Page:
Twitter said it removed 936 accounts it said were being used to “sow political discord in Hong Kong”.
The network said the accounts originated in mainland China and were part of a coordinated attempt to undermine the “legitimacy and political positions of the protest movement”.
Facebook said it had, after being tipped off by Twitter, removed "seven Pages, three Groups and five Facebook accounts.”
"They frequently posted about local political news and issues including topics like the ongoing protests in Hong Kong,” said Nathaniel Gleicher, Facebook's head of cybersecurity policy.
"Although the people behind this activity attempted to conceal their identities, our investigation found links to individuals associated with the Chinese government."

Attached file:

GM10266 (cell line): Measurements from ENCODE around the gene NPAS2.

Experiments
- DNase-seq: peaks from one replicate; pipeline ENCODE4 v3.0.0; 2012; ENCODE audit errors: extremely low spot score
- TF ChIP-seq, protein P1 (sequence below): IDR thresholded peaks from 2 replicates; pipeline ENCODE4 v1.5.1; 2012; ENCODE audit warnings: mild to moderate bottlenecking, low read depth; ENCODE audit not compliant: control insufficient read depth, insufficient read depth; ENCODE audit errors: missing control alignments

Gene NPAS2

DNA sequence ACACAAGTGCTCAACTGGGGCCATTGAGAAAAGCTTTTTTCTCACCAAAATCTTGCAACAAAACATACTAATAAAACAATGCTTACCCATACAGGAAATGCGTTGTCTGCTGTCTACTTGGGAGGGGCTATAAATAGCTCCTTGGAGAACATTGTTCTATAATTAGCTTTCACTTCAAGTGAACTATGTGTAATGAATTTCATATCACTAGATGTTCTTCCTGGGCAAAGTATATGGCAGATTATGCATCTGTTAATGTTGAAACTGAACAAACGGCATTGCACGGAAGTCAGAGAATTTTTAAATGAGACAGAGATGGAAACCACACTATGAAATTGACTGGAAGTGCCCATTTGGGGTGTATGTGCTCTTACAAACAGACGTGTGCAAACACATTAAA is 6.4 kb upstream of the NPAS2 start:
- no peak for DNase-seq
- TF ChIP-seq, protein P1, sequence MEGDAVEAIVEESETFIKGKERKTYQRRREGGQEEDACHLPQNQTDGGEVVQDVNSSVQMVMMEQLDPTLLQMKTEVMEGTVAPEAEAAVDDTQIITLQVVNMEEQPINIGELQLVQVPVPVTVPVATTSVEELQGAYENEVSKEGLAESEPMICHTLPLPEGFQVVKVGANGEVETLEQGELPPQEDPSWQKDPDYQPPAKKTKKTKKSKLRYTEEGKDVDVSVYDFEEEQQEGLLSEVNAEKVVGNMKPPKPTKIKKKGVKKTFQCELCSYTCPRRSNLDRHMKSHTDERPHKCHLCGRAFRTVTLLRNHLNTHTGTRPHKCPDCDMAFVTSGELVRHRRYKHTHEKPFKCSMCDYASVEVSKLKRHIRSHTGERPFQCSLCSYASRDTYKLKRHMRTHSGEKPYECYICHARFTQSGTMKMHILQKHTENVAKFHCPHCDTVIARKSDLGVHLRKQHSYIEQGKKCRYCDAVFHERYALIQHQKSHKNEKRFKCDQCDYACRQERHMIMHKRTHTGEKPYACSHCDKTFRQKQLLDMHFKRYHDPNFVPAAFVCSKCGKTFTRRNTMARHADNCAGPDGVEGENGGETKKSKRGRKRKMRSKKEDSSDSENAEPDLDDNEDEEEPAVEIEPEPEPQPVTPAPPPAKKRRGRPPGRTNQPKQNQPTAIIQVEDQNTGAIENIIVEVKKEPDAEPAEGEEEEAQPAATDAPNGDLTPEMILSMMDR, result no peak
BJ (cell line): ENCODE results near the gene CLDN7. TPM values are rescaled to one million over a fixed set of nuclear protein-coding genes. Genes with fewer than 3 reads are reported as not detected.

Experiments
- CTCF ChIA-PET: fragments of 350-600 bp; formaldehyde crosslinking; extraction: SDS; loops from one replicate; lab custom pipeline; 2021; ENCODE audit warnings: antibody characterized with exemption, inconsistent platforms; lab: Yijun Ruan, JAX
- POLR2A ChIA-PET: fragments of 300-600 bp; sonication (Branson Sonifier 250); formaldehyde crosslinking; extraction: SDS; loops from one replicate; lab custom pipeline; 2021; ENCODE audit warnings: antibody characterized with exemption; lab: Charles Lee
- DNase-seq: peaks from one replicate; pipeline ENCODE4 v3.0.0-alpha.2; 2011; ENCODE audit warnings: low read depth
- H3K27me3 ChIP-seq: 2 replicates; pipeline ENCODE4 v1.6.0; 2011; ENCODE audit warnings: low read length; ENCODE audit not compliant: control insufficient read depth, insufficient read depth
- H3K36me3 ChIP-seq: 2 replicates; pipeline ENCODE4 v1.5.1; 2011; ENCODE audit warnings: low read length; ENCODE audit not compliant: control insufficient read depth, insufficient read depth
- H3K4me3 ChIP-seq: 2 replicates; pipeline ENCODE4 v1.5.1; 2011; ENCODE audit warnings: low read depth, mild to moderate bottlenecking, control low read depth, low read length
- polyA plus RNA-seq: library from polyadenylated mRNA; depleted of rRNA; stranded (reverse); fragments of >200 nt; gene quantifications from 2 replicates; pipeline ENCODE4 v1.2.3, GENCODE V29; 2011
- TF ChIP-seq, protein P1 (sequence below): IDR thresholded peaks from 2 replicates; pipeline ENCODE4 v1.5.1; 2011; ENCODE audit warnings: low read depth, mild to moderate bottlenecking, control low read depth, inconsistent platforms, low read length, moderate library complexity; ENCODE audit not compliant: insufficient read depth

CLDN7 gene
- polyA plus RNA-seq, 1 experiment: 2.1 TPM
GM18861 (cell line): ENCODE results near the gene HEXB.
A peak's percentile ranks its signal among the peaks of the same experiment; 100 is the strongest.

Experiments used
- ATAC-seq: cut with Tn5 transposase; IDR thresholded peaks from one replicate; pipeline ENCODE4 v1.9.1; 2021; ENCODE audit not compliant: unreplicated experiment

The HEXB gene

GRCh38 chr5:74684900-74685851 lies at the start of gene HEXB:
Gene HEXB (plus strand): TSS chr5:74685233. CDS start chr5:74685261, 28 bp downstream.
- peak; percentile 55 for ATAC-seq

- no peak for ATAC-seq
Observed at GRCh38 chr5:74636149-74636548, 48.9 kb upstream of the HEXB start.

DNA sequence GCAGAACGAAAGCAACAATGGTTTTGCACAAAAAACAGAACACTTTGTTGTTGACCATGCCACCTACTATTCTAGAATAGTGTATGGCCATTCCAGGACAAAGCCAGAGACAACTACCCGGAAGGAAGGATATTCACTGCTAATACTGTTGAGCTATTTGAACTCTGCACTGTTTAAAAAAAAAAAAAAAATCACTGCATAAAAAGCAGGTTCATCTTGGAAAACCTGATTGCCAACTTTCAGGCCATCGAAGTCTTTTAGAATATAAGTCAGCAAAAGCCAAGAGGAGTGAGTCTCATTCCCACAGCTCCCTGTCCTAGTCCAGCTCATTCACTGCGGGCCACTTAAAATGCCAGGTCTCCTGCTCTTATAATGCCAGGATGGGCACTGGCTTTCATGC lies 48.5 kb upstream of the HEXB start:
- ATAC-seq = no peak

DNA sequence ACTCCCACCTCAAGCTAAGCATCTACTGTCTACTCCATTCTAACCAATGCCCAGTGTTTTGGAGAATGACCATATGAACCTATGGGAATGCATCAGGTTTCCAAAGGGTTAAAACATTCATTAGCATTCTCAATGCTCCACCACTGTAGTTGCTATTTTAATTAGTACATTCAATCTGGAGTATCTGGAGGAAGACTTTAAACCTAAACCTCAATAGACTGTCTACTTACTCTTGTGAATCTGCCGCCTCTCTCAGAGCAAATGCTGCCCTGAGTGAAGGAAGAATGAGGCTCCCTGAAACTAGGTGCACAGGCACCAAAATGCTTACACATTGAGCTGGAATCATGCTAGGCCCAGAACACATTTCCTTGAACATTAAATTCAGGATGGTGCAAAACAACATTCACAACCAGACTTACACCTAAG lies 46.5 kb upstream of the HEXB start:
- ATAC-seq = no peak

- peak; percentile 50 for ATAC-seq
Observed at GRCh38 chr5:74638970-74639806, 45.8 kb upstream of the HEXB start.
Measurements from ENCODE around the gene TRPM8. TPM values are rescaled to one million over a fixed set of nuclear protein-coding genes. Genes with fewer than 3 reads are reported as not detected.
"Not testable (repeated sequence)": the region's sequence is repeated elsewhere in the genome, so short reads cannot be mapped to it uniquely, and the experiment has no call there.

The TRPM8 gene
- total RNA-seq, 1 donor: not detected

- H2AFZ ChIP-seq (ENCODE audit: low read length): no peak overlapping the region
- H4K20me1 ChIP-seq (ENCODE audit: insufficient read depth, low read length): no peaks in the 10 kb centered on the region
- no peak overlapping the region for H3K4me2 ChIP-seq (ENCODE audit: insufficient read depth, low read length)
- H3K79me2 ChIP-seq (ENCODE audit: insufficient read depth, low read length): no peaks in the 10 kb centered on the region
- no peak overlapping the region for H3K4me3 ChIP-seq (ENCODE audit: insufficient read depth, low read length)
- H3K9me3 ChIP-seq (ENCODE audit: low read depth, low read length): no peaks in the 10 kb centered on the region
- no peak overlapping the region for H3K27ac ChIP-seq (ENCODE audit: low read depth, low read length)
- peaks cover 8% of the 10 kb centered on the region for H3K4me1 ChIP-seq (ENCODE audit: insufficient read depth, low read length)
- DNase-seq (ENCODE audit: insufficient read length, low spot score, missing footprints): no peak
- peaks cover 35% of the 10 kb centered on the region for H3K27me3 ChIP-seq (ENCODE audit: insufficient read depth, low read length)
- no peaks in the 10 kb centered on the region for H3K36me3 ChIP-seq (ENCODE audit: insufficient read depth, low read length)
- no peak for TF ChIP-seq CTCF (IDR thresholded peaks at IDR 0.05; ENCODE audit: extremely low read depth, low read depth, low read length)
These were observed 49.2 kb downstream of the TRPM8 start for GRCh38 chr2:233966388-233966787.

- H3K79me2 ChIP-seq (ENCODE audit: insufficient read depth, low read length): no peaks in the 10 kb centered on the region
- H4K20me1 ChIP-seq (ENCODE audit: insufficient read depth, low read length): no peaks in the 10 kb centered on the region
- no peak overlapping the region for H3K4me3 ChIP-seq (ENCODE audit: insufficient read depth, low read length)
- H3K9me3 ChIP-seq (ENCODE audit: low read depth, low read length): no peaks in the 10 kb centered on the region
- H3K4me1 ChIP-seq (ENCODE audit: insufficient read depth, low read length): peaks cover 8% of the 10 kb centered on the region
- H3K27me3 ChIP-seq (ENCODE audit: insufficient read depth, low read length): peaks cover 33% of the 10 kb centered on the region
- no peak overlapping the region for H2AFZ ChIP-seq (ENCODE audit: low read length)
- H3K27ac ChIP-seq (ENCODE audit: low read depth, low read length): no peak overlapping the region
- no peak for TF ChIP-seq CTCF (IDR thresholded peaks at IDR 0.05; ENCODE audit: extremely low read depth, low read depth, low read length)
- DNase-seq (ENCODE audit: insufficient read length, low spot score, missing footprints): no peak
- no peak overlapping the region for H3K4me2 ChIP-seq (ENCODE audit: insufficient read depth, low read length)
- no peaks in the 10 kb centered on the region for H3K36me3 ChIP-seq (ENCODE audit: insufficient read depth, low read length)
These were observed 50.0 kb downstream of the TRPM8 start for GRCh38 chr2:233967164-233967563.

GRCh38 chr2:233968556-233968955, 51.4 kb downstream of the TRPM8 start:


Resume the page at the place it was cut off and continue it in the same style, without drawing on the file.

In addition to the 936 specific accounts, Twitter said as many as 200,000 other accounts, designed to amplify the misinformation, were “proactively” suspended before becoming "substantially active”.
"Based on our intensive investigations,” the firm said in a statement, “we have reliable evidence to support that this is a coordinated state-backed operation.
"Specifically, we identified large clusters of accounts behaving in a coordinated manner to amplify messages related to the Hong Kong protests.”
It added: "We will continue to be vigilant, learning from this network and proactively enforcing our policies to serve the public conversation.”
The move came after Twitter was intensely criticised at the weekend for allowing China’s Xinhua news agency to buy sponsored posts on the network. Twitter said on Monday it would no longer allow such ads.
"Going forward, we will not accept advertising from state-controlled news media entities,” the company said. "Any affected accounts will be free to continue to use Twitter to engage in public conversation, just not our advertising products.”
Twitter said the new policy did not, however, apply to "to taxpayer-funded entities, including independent public broadcasters”.